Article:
Now hold on a cotton-picking minute!

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I don’t like to be told what to do. And I certainly don’t like to be told if I DON’T do said item, I will fail-guaranteed. Let me explain…
Last night in my Yoga Teacher/Holistic Coach Training class, our instructor was running through a list of items we are to adopt on our road to teaching/coaching—are we meditating, are we eliminating (important question in Ayurveda, and she put it in terms a 3 year old would get), are we eating vegetarian, etc. Each time she asked a question we would raise our hands if we had made a habit of doing it. She then asked if we were taking yoga classes, and several of us left our hands at our sides and looked at the floor. One of the students asked if there were a minimum number of classes to take to develop a practice. And the flood gates opened. Our instructor went on a virtual tirade about the importance of taking yoga, and how SHE fits it into her week, and how there was NO WAY, NONE, that we would be successful in the training class if we did not make yoga a practice. She guaranteed it. She said those that did not create a yoga practice would look at their fellow students who did yoga and reflect on the year and realize they were woefully alone.
My immediate reaction was HOLD THE F*!@ING PHONE. In the past two months or so, we have committed to 4 hours a week of class, did a four week cleanse, scheduled our days from waking to sleep, started to eat vegetarian, learned how to cook to be a vegetarian, started a meditation practice, initiated a morning routine, spent time in nature, and did some soul searching homework among other things. To me, right there, many students have benefited, myself included. Many of us work full time, some have children, and we are all trying to juggle all these new things we need to do. If yoga was so critical, why are we only required to attend 20 classes in a year for the certification? Many of the students are taking the training to better themselves mind, body and spirit, not to become a yoga teacher. When I mentioned that I was not intending to teach yoga, the negative vibe was palpable. I considered the whole interaction a major shift of the usual positive energy of the training class to a negative one for the night.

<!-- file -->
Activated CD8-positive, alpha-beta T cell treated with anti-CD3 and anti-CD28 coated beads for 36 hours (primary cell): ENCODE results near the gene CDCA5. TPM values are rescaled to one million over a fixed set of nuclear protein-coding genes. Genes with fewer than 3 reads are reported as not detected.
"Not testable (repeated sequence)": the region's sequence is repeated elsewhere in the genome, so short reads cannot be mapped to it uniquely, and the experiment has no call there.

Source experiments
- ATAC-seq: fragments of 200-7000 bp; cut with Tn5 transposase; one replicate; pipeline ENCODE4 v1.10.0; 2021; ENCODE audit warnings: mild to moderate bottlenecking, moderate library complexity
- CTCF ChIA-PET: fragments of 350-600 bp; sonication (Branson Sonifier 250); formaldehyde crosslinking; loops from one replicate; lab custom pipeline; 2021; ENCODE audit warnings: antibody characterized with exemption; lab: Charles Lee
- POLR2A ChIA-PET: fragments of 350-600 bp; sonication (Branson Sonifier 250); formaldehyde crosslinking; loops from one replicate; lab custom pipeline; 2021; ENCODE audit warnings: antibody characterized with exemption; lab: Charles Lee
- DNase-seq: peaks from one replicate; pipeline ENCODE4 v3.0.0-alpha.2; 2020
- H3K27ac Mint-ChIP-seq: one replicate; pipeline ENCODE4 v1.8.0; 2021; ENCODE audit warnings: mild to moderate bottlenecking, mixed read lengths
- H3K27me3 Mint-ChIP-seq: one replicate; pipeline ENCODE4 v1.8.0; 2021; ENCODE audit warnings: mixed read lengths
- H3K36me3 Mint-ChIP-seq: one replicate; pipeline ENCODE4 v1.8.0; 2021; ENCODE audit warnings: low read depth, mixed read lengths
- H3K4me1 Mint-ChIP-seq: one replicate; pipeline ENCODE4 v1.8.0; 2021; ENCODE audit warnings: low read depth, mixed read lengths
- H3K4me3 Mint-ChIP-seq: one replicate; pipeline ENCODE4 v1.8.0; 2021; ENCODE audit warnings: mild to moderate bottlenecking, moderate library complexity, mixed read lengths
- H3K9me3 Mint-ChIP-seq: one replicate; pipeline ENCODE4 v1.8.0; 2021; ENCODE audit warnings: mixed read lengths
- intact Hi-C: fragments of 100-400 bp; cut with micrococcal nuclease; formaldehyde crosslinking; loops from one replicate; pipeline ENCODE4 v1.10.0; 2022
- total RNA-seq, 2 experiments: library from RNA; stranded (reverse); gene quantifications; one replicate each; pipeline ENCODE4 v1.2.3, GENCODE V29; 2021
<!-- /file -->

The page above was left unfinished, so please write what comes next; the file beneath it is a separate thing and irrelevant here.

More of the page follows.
For perspective, I thought about my personal trainer, who I adore, I will call him B. Every day he writes up my workout, and most days we “negotiate”. I tell him what I will do, and what I would like an alternative for. I don’t just remove the item I don’t want to do, I ask him what is he trying to accomplish with said item, and could he offer an alternative? He always does and I get the same kick-ass workout as others who do exactly what is written on the board. I asked him why he allows me to negotiate—he said to make someone do something that really don’t want to do creates a bad vibe, and they will not to do it well, resent every moment they are doing it, and ultimately not benefit in their body or mind.
Now I have every intention of starting a yoga practice, and I don’t deny its value. I also understand the importance of a strong coach and passion for something you love, but it is all in the presentation. I don’t like to feel bullied and I don’t like scare tactics. Many people in class already have self-esteem issues, depression issues, and anxiety issues, and then they are subjected to this? I consider myself lucky to not have those issues, yet I was still affected by the speech.
A few blogs ago I wrote about empathy, and I employed that practice with my instructor, as I believe there was probably something behind the scenes that brought this speech to life. We will move forward, and continue on our journey, and benefit from all that we learn. Like my yoga buddhi, S, said that night, “I think we will all be different a year from now”. Amen.

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